I received a civil demand letter. What do I do? (in Maryland)
“I made a mistake. I was caught trying to shoplift. I gave the merchandise back, and was released. I thought this was all behind me, until I received a letter in the mail demanding payment. What is a civil demand letter, and what should I do about it?”
What is a civil demand letter?The letter will identify you, and accuse you of theft. The letter will demand a return of the merchandise (if not already returned), payment equal to the value of the merchandise (if the merchandise was destroyed), payment for the lost time/wage of the employee(s) who apprehended you, and payment of a civil penalty equal to twice (2x) the value of the stolen items. See, the Maryland Courts & Judicial Article of the Maryland Code 3-1302.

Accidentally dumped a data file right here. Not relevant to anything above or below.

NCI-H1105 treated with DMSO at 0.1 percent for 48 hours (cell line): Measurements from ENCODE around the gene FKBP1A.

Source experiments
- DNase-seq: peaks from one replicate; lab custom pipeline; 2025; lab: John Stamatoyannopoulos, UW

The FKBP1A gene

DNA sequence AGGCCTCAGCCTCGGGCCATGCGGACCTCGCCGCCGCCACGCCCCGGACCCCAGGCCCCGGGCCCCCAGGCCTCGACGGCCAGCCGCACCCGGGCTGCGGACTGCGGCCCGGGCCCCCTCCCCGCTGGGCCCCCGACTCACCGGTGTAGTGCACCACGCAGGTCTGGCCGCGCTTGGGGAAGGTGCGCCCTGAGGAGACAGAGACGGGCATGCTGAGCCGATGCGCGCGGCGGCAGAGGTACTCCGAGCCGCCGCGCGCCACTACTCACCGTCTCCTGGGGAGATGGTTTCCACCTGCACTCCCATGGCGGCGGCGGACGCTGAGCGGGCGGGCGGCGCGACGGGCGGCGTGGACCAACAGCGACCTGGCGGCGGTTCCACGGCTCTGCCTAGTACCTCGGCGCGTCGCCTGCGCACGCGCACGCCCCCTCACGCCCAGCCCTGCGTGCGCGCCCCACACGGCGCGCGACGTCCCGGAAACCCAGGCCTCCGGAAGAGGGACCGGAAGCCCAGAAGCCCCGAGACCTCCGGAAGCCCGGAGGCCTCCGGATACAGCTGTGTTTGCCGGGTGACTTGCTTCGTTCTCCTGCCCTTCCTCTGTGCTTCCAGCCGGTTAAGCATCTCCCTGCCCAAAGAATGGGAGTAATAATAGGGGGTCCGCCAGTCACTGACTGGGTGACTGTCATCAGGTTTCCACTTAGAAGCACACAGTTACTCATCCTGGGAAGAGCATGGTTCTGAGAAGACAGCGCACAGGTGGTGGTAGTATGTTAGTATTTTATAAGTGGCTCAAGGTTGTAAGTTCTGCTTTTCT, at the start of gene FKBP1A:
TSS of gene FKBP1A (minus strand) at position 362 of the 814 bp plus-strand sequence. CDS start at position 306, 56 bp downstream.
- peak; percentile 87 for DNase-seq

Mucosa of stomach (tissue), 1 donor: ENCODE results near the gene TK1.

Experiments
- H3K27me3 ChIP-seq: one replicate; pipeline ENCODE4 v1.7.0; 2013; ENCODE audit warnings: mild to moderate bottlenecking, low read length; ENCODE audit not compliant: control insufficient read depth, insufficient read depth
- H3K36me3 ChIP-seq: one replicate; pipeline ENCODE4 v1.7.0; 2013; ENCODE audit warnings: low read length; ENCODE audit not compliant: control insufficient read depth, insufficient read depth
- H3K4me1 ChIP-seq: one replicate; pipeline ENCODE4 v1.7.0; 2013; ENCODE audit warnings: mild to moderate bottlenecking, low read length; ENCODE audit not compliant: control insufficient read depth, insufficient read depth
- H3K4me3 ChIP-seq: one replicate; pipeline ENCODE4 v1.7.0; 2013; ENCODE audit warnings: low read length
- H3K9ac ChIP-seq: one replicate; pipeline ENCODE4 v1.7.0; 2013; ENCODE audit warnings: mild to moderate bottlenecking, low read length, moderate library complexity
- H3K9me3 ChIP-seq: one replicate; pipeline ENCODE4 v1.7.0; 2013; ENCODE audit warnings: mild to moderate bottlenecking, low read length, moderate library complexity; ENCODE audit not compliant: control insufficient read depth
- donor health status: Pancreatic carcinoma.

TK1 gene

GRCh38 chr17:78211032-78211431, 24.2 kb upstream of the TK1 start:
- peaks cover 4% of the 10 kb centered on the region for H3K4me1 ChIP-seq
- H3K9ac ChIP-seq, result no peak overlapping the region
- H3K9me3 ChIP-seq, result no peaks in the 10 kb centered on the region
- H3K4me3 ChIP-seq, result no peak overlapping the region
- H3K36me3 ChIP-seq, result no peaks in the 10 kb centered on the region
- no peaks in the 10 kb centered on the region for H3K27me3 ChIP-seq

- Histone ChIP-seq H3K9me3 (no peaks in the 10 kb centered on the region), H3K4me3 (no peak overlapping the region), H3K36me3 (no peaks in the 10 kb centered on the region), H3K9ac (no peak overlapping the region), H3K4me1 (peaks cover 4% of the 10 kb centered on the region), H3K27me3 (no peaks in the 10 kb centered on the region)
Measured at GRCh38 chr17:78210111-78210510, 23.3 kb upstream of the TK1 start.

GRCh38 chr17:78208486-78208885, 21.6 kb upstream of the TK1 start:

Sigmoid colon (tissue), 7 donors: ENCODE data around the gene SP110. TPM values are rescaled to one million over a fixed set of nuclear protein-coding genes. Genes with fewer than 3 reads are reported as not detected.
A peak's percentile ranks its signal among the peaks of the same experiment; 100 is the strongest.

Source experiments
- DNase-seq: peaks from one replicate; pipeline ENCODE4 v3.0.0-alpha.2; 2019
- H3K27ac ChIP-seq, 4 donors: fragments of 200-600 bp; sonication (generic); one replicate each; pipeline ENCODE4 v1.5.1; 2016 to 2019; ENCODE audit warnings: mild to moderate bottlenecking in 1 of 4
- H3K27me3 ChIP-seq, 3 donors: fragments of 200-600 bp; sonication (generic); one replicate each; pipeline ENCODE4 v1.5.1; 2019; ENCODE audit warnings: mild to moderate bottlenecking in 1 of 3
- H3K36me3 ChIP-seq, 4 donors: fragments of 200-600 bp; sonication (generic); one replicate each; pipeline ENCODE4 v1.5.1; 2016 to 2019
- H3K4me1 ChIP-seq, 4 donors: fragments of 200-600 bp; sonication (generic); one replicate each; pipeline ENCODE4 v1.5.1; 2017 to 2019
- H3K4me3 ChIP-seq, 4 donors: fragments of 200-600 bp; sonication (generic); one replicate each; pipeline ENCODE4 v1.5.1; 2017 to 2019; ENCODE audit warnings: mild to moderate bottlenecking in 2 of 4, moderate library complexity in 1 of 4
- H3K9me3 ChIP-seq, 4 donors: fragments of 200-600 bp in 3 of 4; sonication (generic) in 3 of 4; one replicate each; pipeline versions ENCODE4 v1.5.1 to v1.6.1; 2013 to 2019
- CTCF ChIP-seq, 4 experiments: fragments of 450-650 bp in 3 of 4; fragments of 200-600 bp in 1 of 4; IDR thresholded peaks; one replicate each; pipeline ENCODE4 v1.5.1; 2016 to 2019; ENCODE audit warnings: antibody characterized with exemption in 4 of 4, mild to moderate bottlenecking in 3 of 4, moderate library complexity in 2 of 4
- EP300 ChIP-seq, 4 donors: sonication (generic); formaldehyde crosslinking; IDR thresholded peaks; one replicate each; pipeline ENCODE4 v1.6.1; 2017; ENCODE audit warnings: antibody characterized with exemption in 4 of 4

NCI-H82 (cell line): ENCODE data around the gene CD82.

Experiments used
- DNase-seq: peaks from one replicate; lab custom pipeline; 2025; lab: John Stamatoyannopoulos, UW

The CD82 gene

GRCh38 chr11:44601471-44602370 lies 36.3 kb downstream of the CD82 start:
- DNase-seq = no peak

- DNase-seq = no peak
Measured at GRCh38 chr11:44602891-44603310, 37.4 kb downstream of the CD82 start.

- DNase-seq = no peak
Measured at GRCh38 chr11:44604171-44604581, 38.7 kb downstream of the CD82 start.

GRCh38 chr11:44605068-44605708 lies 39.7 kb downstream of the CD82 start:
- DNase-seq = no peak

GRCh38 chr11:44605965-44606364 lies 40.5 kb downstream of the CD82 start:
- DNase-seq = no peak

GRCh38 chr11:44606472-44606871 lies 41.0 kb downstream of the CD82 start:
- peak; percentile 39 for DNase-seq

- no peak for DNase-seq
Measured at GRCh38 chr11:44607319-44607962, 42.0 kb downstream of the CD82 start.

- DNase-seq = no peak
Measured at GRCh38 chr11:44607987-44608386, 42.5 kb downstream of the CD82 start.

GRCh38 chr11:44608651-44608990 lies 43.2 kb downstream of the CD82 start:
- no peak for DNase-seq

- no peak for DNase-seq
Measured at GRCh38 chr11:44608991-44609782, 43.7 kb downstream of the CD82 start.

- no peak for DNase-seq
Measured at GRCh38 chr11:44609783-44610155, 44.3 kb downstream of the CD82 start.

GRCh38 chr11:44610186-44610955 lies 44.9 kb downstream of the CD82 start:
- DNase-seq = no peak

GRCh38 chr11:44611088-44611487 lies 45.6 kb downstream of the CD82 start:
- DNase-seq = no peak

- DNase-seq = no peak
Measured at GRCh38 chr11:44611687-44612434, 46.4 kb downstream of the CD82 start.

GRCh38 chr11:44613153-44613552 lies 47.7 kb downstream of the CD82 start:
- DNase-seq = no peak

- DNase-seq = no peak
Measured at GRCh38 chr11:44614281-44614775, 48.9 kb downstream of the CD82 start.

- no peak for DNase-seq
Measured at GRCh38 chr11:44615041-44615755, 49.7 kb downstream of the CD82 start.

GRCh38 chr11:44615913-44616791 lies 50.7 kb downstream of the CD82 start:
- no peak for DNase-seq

What happens if I pay the amount demanded?If you pay the demand, the store cannot make any further civil demands against you relating to the same theft. See,Md. Cts. & Jud. Proc. Code 3-1304. However, that payment can be used against you in subsequent criminal proceedings to demonstrate your guilt. See, Maryland Rule 5-804(b)(3). Payment of the civil demand does not preclude criminal prosecution. See, Md. Cts. & Jud. Proc. 3-1306(b).
What happens if I ignore the demand letter?If you ignore the demand, the store may sue you, civilly. They must file a small claim in district court, and serve you with a summons. If they are successful, they may recover attorney's fees and court costs, regardless of your ability to pay. See, Md. Cts. & Jud. Proc. 3-1305(b). Generally, however, the time and effort required to prosecute a small claim deters such lawsuits.
What can happen, regardless of my decision?Whether you pay the civil demand or not, the store can swear-out a criminal complaint, and you may be charged with a crime. Maryland's consolidated theft statute establishes maximum penalties based on the value of the items stolen, ranging from 90 days to 25 years.